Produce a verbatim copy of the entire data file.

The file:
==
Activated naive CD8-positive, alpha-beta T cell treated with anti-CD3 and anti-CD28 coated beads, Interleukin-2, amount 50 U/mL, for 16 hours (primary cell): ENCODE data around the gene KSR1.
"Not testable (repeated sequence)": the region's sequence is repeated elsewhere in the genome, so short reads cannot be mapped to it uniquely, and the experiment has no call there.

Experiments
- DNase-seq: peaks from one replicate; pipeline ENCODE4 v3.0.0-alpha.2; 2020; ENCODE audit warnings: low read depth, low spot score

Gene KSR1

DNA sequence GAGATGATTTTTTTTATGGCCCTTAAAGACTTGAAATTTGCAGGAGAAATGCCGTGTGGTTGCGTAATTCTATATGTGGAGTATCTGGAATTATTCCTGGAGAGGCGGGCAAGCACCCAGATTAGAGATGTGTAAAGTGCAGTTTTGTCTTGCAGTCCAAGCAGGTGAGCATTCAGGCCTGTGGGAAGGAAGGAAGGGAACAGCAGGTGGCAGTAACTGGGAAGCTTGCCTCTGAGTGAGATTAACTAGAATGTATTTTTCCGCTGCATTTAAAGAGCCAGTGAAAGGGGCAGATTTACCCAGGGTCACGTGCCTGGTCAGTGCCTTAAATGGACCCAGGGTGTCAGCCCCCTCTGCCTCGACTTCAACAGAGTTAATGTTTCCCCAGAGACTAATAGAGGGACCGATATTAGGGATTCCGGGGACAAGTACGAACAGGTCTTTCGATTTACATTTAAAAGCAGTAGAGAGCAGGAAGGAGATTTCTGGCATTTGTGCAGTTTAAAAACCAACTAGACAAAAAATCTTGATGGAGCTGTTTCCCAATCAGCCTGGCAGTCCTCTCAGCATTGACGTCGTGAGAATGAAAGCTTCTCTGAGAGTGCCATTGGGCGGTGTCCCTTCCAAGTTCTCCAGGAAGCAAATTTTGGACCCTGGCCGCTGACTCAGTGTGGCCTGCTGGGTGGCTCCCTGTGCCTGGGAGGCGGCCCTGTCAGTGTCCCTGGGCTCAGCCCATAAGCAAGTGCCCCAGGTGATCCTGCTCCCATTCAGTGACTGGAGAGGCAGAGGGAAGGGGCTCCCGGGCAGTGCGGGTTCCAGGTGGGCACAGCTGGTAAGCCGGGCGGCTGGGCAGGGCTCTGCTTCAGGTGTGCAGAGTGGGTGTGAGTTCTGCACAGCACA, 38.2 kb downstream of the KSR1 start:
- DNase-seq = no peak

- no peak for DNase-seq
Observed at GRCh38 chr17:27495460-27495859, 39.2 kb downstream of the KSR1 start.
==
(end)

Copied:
Activated naive CD8-positive, alpha-beta T cell treated with anti-CD3 and anti-CD28 coated beads, Interleukin-2, amount 50 U/mL, for 16 hours (primary cell): ENCODE data around the gene KSR1.
"Not testable (repeated sequence)": the region's sequence is repeated elsewhere in the genome, so short reads cannot be mapped to it uniquely, and the experiment has no call there.

Experiments
- DNase-seq: peaks from one replicate; pipeline ENCODE4 v3.0.0-alpha.2; 2020; ENCODE audit warnings: low read depth, low spot score

Gene KSR1

DNA sequence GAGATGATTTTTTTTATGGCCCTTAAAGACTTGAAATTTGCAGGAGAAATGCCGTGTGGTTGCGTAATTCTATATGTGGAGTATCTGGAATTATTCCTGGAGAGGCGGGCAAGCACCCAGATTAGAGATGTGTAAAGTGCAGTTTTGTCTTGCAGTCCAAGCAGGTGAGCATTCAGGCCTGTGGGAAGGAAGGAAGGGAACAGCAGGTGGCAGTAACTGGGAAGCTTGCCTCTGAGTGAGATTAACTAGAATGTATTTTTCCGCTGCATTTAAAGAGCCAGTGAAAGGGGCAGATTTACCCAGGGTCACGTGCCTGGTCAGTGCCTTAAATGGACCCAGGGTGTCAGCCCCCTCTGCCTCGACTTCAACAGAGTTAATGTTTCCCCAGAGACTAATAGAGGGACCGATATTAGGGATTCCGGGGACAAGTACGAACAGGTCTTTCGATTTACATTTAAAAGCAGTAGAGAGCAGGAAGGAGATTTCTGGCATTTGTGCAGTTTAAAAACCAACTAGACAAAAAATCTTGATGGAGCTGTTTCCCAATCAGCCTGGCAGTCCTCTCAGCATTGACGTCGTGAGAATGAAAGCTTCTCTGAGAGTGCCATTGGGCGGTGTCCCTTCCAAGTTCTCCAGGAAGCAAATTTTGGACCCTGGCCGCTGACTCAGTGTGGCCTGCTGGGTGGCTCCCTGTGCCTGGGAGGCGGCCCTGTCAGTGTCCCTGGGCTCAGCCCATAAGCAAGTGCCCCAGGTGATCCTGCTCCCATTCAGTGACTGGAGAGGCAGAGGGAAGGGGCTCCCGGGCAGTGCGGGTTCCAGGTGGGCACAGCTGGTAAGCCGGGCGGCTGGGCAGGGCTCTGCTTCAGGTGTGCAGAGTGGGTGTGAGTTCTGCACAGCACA, 38.2 kb downstream of the KSR1 start:
- DNase-seq = no peak

- no peak for DNase-seq
Observed at GRCh38 chr17:27495460-27495859, 39.2 kb downstream of the KSR1 start.